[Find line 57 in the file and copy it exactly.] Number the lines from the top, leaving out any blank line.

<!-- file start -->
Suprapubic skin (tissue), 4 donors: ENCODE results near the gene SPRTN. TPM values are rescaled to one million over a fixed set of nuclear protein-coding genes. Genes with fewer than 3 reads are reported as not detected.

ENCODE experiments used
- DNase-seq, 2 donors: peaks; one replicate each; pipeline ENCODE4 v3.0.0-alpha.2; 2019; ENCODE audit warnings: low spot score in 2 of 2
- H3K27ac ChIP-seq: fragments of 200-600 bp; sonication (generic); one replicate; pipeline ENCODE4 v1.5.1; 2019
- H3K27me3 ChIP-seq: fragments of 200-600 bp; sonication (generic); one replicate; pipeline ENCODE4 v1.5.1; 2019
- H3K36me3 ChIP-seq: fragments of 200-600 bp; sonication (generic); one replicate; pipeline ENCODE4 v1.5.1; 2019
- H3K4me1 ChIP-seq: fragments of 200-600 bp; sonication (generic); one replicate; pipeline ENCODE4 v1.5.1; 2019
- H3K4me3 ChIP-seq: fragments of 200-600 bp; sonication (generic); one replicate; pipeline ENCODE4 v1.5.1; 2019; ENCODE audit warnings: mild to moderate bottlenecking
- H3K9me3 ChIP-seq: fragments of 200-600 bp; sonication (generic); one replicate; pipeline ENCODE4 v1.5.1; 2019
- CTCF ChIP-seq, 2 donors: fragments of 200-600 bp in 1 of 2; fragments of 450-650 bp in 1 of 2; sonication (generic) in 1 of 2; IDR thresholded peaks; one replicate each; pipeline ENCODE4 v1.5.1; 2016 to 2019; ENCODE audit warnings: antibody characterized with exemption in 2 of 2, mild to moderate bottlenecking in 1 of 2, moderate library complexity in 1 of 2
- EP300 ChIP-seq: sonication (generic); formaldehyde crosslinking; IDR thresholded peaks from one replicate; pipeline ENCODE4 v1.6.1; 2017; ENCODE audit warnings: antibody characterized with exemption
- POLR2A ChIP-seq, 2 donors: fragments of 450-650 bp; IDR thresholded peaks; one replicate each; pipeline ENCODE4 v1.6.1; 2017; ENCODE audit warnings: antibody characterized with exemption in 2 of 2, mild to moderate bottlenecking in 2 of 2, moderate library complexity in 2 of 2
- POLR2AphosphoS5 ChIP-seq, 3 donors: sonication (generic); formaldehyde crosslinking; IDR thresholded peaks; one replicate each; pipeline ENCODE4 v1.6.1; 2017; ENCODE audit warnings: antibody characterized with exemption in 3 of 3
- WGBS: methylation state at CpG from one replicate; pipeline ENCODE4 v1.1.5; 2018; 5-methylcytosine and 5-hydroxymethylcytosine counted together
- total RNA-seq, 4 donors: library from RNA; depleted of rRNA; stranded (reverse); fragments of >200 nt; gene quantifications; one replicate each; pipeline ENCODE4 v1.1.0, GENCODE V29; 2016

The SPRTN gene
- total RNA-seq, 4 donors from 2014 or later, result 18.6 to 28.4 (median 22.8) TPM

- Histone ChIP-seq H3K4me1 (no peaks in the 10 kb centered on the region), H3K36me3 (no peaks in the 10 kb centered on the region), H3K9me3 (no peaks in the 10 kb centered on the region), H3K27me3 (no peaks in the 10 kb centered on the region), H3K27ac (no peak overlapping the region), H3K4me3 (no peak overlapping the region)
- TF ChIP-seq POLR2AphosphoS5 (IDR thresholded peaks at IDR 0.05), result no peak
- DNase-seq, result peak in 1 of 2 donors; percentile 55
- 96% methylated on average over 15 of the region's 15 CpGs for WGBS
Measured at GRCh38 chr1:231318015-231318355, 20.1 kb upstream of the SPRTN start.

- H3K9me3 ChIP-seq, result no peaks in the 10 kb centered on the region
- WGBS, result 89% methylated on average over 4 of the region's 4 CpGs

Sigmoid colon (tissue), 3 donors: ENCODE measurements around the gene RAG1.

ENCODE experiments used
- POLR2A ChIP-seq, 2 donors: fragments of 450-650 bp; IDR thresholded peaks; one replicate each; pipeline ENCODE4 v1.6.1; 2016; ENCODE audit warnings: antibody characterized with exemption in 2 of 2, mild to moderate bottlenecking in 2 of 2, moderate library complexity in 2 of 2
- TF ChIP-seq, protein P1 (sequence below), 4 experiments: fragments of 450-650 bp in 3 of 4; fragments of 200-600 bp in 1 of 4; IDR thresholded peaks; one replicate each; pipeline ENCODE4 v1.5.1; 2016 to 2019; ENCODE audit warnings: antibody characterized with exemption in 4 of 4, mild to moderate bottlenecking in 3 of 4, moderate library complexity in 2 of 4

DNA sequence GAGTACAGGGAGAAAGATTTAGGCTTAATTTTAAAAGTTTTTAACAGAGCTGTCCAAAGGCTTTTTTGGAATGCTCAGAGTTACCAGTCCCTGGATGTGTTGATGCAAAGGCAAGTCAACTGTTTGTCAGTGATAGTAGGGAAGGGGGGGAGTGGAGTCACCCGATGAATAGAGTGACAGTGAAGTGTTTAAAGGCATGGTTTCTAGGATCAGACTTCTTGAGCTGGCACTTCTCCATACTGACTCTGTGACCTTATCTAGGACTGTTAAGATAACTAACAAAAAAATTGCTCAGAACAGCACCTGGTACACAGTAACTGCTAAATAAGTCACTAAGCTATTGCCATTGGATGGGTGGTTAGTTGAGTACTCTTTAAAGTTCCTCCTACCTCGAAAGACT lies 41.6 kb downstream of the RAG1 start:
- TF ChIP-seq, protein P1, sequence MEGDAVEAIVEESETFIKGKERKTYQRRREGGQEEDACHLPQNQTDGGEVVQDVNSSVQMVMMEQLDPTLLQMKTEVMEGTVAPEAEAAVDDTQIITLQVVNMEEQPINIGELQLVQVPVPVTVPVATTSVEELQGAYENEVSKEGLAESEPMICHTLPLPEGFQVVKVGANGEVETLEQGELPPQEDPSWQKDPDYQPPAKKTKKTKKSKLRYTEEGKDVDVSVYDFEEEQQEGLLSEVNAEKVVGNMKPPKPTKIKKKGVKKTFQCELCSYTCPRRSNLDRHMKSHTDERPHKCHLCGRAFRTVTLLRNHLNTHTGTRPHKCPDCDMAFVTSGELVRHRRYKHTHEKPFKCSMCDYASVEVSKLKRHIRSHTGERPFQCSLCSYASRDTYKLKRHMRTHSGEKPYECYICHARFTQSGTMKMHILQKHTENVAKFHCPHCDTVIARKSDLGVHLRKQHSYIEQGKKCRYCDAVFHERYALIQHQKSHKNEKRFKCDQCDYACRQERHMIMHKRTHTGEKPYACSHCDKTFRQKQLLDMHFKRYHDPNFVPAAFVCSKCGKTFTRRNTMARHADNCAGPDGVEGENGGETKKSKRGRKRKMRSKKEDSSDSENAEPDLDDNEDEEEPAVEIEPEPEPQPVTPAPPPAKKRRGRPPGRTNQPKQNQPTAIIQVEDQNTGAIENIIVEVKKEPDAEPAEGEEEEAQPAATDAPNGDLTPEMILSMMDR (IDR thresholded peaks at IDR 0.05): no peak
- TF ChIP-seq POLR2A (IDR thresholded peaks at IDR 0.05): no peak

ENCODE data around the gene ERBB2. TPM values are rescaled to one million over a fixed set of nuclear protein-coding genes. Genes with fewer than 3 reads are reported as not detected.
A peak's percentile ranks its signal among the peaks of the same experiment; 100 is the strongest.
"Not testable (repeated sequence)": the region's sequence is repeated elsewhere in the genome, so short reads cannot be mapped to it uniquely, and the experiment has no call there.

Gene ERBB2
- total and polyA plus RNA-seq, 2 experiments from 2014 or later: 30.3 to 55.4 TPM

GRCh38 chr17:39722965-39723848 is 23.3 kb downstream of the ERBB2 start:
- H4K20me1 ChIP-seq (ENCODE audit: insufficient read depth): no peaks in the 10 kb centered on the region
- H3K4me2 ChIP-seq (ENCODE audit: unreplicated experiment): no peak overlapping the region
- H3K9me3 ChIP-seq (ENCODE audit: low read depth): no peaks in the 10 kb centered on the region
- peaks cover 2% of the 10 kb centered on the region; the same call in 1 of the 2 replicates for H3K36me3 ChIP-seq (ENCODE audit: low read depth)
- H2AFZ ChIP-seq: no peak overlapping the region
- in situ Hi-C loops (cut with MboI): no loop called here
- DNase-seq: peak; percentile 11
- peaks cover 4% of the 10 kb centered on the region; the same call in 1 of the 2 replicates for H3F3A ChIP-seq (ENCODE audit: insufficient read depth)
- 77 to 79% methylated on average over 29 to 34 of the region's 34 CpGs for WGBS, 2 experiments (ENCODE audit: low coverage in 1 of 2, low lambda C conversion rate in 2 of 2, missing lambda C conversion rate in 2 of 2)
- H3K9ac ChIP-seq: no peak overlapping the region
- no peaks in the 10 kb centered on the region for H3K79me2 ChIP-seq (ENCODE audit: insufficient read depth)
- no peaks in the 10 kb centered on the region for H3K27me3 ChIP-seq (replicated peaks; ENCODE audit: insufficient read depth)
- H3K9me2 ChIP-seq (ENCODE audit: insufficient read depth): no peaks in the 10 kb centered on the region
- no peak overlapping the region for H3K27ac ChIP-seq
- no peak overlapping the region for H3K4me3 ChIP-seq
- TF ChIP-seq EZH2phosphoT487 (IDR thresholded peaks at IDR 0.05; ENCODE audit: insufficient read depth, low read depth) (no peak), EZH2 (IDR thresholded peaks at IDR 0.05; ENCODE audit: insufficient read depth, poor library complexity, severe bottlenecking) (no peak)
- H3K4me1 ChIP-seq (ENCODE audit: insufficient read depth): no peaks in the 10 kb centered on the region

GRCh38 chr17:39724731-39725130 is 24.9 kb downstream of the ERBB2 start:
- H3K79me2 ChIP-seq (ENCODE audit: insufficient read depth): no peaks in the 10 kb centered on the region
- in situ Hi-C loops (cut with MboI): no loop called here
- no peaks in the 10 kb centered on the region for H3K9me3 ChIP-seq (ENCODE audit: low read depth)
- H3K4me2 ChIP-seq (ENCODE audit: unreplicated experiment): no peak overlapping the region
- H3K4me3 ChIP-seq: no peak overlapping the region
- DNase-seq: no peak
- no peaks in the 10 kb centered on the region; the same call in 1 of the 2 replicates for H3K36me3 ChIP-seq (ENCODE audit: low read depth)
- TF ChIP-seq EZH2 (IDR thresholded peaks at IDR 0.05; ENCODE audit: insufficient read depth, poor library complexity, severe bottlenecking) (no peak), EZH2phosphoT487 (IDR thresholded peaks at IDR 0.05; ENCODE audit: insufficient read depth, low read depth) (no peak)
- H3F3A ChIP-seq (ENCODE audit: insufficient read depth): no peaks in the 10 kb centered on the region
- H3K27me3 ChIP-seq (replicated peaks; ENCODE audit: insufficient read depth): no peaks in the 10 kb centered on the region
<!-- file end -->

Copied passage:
- in situ Hi-C loops (cut with MboI): no loop called here